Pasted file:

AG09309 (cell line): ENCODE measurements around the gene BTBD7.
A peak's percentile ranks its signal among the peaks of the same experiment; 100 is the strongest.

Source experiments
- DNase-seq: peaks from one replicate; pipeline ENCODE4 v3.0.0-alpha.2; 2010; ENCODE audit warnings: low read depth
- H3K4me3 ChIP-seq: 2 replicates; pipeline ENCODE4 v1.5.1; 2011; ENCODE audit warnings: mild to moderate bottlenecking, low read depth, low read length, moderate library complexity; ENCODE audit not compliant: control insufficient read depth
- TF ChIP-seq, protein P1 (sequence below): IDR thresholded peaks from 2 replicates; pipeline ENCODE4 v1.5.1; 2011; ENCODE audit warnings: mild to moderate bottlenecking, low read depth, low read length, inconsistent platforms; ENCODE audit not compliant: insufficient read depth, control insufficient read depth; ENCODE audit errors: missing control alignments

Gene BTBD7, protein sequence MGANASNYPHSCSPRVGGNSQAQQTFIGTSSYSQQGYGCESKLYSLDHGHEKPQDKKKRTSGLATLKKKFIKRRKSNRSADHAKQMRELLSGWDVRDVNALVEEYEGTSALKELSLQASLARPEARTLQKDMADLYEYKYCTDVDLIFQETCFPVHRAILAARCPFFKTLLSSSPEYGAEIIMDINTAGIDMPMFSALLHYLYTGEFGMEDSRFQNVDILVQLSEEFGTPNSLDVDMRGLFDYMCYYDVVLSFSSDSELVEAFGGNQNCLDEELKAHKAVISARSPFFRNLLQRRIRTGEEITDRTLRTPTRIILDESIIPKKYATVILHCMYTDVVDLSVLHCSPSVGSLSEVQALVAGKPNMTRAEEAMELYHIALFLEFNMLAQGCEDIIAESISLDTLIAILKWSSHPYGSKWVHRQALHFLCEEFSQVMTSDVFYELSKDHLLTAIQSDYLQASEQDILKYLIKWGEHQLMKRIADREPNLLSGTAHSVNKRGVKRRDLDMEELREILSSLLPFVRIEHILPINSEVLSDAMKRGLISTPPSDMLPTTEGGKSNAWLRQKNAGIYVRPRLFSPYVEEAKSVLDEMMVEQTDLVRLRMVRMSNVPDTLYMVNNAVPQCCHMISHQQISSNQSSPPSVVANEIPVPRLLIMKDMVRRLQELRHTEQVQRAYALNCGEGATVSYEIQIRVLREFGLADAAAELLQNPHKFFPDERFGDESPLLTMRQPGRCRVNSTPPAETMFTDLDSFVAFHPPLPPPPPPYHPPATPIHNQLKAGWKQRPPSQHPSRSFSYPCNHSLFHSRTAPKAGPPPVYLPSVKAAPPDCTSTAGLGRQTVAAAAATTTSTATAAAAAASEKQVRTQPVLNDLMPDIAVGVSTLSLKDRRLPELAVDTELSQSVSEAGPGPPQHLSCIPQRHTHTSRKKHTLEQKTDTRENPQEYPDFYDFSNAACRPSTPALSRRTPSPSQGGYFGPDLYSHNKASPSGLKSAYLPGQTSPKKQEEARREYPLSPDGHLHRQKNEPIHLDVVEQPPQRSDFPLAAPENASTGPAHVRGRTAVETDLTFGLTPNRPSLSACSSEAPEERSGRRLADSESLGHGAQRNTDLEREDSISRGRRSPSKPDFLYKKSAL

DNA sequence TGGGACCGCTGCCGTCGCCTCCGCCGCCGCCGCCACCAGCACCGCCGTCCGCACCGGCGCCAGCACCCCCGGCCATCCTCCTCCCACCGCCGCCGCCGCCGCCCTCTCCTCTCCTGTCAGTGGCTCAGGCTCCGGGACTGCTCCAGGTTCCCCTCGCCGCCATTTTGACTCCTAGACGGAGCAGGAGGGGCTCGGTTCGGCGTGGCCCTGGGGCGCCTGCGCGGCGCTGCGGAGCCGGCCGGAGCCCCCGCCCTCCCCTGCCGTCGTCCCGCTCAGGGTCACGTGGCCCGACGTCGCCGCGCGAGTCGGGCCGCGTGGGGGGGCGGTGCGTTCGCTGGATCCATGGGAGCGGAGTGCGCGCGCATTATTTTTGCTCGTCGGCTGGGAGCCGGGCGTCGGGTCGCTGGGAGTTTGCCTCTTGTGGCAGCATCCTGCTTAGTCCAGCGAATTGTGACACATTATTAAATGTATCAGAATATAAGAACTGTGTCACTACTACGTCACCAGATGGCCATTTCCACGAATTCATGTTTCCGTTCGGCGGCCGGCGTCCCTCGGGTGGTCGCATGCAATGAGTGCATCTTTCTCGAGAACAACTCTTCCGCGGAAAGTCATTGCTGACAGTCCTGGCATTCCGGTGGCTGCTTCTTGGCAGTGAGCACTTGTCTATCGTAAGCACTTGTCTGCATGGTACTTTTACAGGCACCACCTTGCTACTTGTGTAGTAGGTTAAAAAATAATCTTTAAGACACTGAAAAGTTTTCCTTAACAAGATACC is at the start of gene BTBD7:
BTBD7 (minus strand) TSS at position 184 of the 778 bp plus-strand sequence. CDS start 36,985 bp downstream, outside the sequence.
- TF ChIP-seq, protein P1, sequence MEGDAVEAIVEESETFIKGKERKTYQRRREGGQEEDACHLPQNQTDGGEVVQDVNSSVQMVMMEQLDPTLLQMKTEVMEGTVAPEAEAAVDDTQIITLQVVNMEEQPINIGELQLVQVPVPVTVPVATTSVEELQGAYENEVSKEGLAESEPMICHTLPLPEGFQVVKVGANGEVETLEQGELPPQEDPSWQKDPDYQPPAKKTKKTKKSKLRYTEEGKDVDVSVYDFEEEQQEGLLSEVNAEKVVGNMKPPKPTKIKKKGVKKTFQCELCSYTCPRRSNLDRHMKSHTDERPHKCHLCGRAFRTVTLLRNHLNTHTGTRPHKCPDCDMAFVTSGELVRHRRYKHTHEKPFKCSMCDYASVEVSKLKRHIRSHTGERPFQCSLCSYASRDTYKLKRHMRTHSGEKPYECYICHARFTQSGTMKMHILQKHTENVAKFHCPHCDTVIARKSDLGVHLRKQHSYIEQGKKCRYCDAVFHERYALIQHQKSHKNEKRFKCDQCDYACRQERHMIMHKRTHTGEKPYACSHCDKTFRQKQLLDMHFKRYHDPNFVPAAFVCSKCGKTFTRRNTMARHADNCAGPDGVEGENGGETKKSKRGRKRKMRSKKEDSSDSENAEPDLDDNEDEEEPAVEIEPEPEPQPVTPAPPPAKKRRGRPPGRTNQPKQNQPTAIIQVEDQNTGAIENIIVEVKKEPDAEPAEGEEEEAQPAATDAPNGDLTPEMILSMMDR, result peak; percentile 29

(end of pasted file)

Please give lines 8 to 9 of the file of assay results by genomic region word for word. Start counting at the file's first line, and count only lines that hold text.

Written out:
DNA sequence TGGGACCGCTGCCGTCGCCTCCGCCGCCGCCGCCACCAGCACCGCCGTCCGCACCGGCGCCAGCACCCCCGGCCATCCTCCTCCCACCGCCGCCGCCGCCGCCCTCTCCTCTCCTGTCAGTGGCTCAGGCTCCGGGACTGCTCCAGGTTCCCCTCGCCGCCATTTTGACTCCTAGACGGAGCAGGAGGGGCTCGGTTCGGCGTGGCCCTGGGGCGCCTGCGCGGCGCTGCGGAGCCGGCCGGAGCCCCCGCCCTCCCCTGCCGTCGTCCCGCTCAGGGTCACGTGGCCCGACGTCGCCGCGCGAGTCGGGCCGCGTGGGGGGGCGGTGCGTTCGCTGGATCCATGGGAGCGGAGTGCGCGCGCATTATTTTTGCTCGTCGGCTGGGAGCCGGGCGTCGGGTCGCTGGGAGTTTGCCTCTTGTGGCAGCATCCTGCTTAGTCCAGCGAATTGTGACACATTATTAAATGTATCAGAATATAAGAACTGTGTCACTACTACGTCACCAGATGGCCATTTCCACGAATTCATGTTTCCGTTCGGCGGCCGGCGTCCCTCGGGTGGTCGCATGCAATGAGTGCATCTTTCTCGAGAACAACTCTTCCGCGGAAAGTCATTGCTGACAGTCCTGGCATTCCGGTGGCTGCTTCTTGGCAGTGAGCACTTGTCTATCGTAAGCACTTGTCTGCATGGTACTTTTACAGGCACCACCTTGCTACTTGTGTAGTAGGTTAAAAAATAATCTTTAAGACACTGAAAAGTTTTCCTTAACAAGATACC is at the start of gene BTBD7:
BTBD7 (minus strand) TSS at position 184 of the 778 bp plus-strand sequence. CDS start 36,985 bp downstream, outside the sequence.